Friday, August 21, 2020

Peony Confetti: Made in Provence with Love

Flower farmers have created new company selling dried peony petals
Logo for new company selling dried peony petals
Field of peonies at flower farm in Provence
Workers harvest at flower farm in Provence
Large bunch of just-picked pink peonies
Peonies drying, to be turned into flower confetti
Flower buds, leaves and stems in basket
Cream colored confetti made from dried peony petals
Bright pink confetti made from dried peony petals
Soft pink confetti for weddings, made from dried peony petals
Multicolored confetti made from dried peony petals
Flower farmer on a peony petal pathway, a great idea for parties
Selling peony-petal confetti at a wedding expo in Provence
Samples of flower confetti can be shipped to future brides and wedding planners worldwide.wide.
Dried petal confetti, made in Provence, France, can be shipped worldwide
Flower-petal confetti in personalized cones at a recent wedding in Washington, D.C.
Guests throw peony petal confetti at wedding
Boutique selling just-picked flowers on a farm in Provence, France

My friends Debbie and Marcel van Eenennaam are the owners of Ferme Fleurie, a large, wholesale flower farm just outside Tarascon, between Avignon and Arles. They grow a wide range of flowers from October to June but they’re particularly well known for their peonies: gorgeous fluffy blooms in colors including Sarah Bernhardt, Duchesse de Nemours, Coral Sunset and many both “simple” and “double” varieties.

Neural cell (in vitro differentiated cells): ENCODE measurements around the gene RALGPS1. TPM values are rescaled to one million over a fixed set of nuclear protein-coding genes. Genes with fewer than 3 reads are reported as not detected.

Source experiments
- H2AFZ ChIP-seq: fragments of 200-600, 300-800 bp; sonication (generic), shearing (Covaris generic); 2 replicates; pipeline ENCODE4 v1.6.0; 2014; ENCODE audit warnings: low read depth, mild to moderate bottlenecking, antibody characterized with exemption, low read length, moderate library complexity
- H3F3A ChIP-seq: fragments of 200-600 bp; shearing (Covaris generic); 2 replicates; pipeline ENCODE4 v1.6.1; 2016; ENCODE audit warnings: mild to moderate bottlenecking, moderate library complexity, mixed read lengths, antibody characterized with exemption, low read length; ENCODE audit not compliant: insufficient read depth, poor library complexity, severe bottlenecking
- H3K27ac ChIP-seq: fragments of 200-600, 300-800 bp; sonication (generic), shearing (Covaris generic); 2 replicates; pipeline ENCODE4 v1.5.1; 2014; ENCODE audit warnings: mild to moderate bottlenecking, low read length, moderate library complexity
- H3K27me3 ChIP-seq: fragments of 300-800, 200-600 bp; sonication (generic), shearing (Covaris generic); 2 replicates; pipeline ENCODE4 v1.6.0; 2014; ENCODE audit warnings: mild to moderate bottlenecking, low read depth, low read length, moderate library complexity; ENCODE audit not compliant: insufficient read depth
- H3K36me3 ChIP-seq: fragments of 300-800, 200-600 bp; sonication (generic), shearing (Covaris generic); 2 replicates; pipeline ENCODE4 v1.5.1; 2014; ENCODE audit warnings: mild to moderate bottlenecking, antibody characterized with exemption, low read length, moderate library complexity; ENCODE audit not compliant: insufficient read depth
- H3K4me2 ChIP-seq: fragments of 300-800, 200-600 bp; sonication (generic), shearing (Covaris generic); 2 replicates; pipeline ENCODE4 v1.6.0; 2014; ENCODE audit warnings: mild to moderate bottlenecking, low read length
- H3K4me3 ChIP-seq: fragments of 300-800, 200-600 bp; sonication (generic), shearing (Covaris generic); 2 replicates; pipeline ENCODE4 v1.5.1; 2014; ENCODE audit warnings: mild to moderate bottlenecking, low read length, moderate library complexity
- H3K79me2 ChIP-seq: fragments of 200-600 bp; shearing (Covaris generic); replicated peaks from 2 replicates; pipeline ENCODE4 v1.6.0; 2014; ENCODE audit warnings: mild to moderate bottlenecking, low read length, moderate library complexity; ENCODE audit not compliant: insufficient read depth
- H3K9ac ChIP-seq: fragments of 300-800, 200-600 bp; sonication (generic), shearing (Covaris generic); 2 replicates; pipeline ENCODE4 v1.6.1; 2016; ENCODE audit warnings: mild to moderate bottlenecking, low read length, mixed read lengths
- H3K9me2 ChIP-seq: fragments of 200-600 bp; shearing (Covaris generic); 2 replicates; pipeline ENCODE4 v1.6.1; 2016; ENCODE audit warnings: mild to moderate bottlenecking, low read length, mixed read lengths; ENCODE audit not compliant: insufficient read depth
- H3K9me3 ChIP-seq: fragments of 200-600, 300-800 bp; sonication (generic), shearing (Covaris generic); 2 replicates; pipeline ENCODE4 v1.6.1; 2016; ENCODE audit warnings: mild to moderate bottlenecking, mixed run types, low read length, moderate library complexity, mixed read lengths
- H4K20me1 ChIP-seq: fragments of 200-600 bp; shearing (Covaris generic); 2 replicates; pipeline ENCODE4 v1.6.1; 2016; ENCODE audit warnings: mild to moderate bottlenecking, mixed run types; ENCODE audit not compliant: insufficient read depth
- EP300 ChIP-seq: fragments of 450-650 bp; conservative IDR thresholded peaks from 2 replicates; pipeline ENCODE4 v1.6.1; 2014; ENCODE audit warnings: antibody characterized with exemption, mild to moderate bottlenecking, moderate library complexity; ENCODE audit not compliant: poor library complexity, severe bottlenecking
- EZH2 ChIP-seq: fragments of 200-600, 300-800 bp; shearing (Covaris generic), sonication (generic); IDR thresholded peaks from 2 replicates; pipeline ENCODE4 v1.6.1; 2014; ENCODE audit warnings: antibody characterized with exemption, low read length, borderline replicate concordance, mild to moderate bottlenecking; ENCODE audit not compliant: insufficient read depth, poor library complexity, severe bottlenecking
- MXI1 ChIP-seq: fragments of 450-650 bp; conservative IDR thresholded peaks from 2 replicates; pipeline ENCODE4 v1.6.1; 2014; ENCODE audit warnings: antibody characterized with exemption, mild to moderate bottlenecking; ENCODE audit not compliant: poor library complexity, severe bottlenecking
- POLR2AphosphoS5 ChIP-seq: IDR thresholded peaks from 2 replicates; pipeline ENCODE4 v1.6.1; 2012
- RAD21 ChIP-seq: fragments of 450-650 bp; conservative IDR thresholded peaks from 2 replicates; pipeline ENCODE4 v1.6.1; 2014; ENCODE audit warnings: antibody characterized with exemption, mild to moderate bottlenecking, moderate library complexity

The farm’s 130,000 stabilized peony bushes will produce roughly one million stems this year.

Deb and Marcel export 95 percent of their harvest to Holland, sending huge refrigerated trucks packed with blooms--all measured, clipped, bunched and boxed—two to seven times a week in season, to be sold at auction. But they always hold back plenty of reasonably priced bunches and bouquets to sell in their small farm shop. I have friends who “go to Deb” every week, keeping their homes filled with gorgeous fresh flowers all fall, winter and spring. Many local florists, hotels and restaurants also buy regularly at the farm.

And now Deb has launched an exciting new venture all her own: producing dried-peony-petal confetti for weddings and other special events, from peonies grown and hand-picked at Ferme Fleurie.

Called Pétales de Provence, the new confetti company currently offers eight colors, ranging from rich cream to coral to deep red. The petals are 100% natural, 100% dye-free and 100% biodegradable. The most-popular use, Deb says, will be as loose confetti to throw at weddings, but they’re also perfect for flower girls, table decor, petal paths and more. Prior to lockdown here in France, Deb was making the rounds of the Provencal wedding expos and she says the response so far has been super. Samples are available and the company ships worldwide.